On media obfuscation, eating sterlet and the importance of visiting Belene
Issue 67, April 2012
interview and photography by Anthony Georgieff Arguably Bulgaria's most prominent intellectual, Georgi Lozanov – a philosopher, professor of mass communications in several universities and the current chief of the Electronic Media Council – has always been an outspoken critic of the system, any system. Some compare him to Noam Chomsky – but with a strong dash of the Wildean penchant for bons mots – no matter whether he is talking about the legacy of Communism, organised crime, the games played in the Bulgarian media or the best restaurants in Sofia. But Georgi Lozanov is a lot more than the Chomsky-Wilde cliché. A gentleman of almost Victorian proportions, he is equally at ease when he discusses Freud and Nietzsche or the subtle mechanisms governing Bulgarian society; when he plays cards, or explores the outer reaches of his country. Speaking with Georgi Lozanov on the lawn of his hacienda-style ranch on the outskirts of Sofia is a memorable experience in itself; one you wouldn't have thought could happen in the philistine Bulgaria of the 2010s.
If you have to describe this country in 60 seconds, how would you go about it?
There are two scenarios. One is to start complaining. The other is related to the sense of belonging. erhaps in contrast to other people, I haven't lost my sense of belonging. I think of Bulgaria mostly in terms of my lawn, my home and my family, rather than the concept of a state or its history. So my relationship with Bulgaria is private, not public.
The first thing I am going to tell a foreigner coming to Bulgaria will be that this country is a land of many temptations. Probably because we are in the Balkans, the climate here seems to be specifically designed to be enjoyed. The carnival is going on – I am referring to the pageant which started on 10 November 1989, when a set of values was rejected but a new one was not installed. The good thing about carnivals is that you are allowed to do anything. The bad thing is that anything can happen to you.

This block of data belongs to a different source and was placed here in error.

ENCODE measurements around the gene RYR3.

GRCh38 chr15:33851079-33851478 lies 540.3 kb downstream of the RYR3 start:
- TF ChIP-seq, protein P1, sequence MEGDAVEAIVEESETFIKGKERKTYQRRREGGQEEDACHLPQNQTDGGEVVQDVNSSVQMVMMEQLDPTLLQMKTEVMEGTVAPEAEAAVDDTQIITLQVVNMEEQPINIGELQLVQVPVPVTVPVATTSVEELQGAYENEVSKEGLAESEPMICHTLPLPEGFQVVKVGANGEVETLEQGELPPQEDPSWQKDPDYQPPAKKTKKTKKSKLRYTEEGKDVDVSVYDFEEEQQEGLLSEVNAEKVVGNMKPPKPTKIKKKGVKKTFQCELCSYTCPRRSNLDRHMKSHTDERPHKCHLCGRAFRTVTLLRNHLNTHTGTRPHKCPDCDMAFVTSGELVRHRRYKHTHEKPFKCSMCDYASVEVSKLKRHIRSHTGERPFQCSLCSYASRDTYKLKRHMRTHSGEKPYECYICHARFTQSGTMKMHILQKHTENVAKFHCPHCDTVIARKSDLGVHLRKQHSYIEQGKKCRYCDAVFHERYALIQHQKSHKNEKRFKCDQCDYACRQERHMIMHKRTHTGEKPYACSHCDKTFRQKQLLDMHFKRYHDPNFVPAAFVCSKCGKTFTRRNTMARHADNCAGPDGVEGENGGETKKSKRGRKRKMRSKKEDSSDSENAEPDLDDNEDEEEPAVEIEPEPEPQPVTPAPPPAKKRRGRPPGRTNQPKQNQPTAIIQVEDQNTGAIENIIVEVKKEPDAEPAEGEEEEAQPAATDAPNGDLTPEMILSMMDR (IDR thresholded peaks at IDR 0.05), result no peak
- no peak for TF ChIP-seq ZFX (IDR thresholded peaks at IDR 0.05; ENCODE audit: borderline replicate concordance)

So, the second thing I am going to tell a foreigner is to take care.
Take care about what?
The greatest danger – and not only for foreigners but for the Bulgarians as well – is the weakness of the rules. In this sense life here resembles life itself: you play a game whose rules you don't know and you have to learn them as you go along. I suppose this will be a severe shock for someone from the West where societies are a lot better organised. We live in an earthquake zone and we are used to earthquakes. That means that a weaker earthquake will probably go unnoticed. However, if someone comes from firm land, they will have the feeling that the roof can cave in any minute.
There are many reasons for the constantly changing rules in Bulgaria, the most important of which is that the Bulgarian society failed to modernise itself. Personal relations here are more important than any procedure, and democracy is a procedure – which explains why democracy in Bulgaria is constantly on the verge of a nervous breakdown.
70 years ago, on 10 March 1943, Bulgaria's pro-Nazi government decided to defy Berlin and halt the deportation of Bulgaria's 50.000 Jews. This was down to the actions of one man - Dimitar Peshev. Just two years later he faced Communist justice and found himself on trial for his life. His niece Kaluda Kiradjieva remembers